Religion, Magick & ArtPublished August 3, 2019
Religion is, first and foremost, an aesthetic choice. This statement of fact is the underlying dogma for everything that comes after.
We cloak our idea of the sacred in art, using words and rituals to display what we exalt. Religion is an artistic expression: people trying to make their sacred visible and understood. The transcendent evades all language, leaving only art to evoke the sublime. Religion is the brand you slap on your chosen moral code. It is meant to enshrine and justify your values, also to convince others to align (which is why the aesthetics are so important). We wish to see ourselves reflected in the icons of divinity we revere.
Religion and magick are two separate ideas that are closely related. One is a belief system (like an operating system), and the other is a practice (like software), meant to embody the belief – usually through some form of ritual.
Magickal study is essentially metaphysical conjecture. Academic philosophy departments engage in it without the trappings of religion or its dogmatic stewardship. In the end, all roads lead home. The journey can be taken in well-worn vehicles: the Christian bus, the Buddhist train, the Mormon cruise ship. Or, it can be a solitary adventure, born out on the path less worn.
Magickal acts, like prayer, amount to a series of discreet performances done for omniscient beings, or even ourselves. I call magick the “art of wishing,” because it is a more sophisticated form of prayer. Writing a spell is much like writing a legal contract. If your desire is essential enough to summon divine forces, best be explicit about any contingencies. I say this not from a sense of vanity. After decades of trying several different magick/sorcery techniques, I concluded that magick is something that I’m doing on myself. It is the result of messages that I send to my unconscious mind, which subtly shape my interaction with the environment favorably (if done correctly). Well-executed magick relaxes the mind and eases the tension between our abilities and our desires; however, magick and prayer can never replace actual work.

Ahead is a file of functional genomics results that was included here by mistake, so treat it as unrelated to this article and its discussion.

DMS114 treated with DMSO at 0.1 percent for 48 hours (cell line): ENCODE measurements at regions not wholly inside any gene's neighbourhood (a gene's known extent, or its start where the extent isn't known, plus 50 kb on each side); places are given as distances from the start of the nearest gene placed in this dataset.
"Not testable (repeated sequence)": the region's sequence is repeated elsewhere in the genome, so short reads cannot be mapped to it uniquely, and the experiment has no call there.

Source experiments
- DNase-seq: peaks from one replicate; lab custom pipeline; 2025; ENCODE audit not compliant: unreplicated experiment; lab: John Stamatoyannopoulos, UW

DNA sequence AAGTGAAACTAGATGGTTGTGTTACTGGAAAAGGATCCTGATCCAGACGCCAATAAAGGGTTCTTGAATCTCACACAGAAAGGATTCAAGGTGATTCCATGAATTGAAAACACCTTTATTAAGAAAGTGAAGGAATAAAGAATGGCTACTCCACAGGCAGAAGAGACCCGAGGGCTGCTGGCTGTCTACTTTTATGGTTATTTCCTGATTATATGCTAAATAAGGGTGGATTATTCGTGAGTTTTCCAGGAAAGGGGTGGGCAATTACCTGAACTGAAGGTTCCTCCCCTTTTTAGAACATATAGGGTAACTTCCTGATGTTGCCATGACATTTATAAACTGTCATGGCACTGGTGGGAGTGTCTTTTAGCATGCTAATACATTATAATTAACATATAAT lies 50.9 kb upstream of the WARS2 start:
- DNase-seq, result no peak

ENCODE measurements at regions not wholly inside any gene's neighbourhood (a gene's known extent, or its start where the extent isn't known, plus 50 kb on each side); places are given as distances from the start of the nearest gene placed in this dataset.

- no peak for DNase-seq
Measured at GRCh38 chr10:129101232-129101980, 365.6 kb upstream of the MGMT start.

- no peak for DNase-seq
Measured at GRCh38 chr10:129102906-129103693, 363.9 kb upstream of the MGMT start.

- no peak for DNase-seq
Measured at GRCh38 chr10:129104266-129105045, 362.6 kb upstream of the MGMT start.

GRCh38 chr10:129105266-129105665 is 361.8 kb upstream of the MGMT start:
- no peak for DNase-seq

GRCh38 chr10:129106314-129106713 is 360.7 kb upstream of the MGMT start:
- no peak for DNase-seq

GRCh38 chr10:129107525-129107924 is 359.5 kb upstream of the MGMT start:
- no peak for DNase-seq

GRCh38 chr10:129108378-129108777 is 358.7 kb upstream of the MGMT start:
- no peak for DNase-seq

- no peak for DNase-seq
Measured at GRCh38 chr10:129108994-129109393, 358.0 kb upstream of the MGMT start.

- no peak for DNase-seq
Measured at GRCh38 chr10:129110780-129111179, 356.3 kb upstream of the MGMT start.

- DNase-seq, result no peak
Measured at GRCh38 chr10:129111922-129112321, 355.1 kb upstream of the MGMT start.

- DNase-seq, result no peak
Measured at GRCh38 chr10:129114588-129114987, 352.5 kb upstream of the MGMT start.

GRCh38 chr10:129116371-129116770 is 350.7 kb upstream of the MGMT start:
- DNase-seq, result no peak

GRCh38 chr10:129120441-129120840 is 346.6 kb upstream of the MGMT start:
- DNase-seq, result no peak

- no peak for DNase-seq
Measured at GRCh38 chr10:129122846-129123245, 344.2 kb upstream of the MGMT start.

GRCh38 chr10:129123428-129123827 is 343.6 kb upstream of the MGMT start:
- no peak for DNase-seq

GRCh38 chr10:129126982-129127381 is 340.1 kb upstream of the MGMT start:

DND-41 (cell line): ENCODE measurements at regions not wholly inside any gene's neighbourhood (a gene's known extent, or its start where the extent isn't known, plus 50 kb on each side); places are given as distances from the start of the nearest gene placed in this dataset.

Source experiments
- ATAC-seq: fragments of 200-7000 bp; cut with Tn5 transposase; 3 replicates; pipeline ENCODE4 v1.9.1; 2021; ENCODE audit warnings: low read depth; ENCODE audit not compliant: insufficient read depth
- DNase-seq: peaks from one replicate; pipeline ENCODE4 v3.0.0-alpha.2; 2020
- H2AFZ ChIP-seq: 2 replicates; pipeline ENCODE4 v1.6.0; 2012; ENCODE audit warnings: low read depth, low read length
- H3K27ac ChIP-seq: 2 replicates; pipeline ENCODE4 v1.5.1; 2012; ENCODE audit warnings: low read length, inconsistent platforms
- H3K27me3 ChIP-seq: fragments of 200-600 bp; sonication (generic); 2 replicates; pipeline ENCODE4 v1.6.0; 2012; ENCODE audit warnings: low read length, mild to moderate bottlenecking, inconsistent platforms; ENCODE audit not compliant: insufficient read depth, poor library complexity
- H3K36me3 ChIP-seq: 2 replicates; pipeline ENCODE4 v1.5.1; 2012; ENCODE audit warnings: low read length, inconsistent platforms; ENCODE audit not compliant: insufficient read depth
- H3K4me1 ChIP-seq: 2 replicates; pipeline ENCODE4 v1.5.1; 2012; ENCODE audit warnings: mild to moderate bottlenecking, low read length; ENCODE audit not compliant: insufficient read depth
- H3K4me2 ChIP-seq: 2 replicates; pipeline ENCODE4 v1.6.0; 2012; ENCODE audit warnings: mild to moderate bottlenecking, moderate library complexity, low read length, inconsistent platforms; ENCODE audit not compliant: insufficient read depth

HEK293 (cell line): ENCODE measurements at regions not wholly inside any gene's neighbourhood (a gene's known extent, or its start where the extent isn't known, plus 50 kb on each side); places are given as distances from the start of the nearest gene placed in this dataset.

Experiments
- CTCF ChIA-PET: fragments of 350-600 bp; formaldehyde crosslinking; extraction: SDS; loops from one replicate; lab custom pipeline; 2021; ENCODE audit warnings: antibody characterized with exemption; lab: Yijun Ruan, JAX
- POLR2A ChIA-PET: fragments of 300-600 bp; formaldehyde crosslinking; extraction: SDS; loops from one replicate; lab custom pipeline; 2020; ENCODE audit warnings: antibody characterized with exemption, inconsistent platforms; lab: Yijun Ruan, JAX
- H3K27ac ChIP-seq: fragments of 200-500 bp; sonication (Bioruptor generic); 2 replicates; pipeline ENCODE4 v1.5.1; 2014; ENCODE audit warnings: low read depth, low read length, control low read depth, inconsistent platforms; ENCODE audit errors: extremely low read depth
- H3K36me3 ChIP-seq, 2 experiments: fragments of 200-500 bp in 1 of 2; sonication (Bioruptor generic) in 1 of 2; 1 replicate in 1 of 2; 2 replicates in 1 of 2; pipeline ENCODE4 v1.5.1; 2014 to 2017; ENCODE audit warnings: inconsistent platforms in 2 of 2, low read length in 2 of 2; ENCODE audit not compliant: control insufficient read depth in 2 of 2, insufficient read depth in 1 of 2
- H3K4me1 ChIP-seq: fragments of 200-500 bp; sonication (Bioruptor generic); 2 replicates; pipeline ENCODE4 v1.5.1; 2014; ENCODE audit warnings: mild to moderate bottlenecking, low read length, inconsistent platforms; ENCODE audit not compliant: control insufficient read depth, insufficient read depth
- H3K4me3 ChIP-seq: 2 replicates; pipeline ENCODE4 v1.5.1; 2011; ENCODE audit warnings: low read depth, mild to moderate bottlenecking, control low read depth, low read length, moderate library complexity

“One man with a shovel can get more done in an hour than a roomful of mages mumbling in the dark.”
~ Infek bin Laden
Even if the technicalities of Chaos Magick slightly increase the likelihood that fortune favors you, the effects are still null without your active effort. Or worse, they are ruined by poorly conceived acts that create obsessive habits of the mind without actually furthering your goal.
The postmodern mindset obliterates all religions, making them equal in both their veracity and absurdity. In this position, everything becomes art – but it need not be seen as reductive. Art, at its most masterful, is magick. And, magick practiced without thought, craft and principle is merely bad art. Ethics and morality are no longer the sole possessions of any religion. They are matters for everyone to contemplate and define. Because most preexisting faiths do not allow for creative exploration of their tenets, antinomian subcultures spring up to do the heavy lifting of deconstruction. (Ave Satanas!)